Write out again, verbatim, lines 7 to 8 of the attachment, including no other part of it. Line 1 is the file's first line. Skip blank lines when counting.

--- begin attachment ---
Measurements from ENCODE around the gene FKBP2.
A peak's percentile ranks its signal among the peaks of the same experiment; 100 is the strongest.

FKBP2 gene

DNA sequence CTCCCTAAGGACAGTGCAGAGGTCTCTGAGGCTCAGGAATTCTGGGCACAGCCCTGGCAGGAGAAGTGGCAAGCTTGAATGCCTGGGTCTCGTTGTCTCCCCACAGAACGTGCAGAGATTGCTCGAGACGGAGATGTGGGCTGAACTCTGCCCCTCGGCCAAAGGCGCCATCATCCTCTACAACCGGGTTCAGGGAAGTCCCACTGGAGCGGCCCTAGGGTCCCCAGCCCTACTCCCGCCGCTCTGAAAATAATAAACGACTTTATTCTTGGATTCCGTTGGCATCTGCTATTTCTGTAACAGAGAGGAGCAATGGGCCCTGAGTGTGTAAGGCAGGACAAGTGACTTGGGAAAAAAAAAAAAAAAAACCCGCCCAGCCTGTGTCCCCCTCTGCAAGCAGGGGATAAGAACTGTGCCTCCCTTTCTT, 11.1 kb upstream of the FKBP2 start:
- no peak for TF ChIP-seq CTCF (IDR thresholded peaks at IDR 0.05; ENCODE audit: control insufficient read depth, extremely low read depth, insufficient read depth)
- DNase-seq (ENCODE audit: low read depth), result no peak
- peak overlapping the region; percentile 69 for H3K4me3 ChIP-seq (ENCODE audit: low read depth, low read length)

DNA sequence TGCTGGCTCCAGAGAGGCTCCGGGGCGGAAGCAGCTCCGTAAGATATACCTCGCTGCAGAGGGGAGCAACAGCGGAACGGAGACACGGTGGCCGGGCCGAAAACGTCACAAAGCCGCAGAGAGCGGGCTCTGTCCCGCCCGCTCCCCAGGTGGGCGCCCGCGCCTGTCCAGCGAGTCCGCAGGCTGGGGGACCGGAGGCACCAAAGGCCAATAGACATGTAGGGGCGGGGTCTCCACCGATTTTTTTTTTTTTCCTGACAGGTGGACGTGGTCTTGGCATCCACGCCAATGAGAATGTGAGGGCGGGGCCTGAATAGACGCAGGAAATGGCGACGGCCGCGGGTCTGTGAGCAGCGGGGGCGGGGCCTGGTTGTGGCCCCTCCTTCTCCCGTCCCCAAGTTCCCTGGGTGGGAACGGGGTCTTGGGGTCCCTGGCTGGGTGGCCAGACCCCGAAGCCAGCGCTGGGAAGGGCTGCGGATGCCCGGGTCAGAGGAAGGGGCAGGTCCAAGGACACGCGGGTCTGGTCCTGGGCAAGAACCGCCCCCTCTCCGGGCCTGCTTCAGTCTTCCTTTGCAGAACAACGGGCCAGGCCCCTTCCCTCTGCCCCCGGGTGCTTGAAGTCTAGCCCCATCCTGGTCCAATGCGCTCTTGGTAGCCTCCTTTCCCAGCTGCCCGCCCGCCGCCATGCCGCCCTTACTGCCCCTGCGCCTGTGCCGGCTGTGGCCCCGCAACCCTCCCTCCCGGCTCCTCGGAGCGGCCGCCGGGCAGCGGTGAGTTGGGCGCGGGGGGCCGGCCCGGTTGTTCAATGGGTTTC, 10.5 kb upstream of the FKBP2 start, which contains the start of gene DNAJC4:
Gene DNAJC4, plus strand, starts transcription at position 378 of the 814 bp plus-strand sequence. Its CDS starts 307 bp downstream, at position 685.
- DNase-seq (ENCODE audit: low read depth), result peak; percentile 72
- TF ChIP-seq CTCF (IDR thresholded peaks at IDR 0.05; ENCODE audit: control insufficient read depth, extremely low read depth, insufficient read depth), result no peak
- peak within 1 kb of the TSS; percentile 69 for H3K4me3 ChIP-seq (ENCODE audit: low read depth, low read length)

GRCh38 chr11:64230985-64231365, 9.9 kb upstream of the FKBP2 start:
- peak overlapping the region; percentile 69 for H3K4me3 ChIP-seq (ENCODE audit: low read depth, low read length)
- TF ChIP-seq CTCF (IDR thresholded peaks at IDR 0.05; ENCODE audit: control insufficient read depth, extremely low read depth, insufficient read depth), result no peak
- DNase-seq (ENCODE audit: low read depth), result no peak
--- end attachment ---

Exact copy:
- peak overlapping the region; percentile 69 for H3K4me3 ChIP-seq (ENCODE audit: low read depth, low read length)

DNA sequence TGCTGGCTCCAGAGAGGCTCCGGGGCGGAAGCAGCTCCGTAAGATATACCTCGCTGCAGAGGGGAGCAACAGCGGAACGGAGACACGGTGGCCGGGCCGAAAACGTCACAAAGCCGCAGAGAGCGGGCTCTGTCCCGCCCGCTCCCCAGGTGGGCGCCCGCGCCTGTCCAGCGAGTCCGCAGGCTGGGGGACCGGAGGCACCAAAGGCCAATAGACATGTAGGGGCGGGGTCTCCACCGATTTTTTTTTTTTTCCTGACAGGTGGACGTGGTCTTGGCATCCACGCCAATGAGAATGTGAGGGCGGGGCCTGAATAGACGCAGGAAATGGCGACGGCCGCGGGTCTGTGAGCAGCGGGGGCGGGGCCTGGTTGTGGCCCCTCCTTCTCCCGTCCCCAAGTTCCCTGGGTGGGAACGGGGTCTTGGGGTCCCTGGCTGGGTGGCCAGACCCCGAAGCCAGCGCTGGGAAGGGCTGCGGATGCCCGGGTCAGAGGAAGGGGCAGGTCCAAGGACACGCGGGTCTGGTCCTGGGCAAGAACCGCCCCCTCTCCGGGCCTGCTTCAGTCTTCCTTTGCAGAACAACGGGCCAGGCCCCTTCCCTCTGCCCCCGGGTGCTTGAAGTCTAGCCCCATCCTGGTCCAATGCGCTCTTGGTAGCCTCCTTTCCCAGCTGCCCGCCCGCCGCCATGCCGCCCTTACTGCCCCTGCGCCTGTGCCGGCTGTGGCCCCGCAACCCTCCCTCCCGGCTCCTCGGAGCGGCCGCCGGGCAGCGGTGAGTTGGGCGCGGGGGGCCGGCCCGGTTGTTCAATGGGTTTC, 10.5 kb upstream of the FKBP2 start, which contains the start of gene DNAJC4: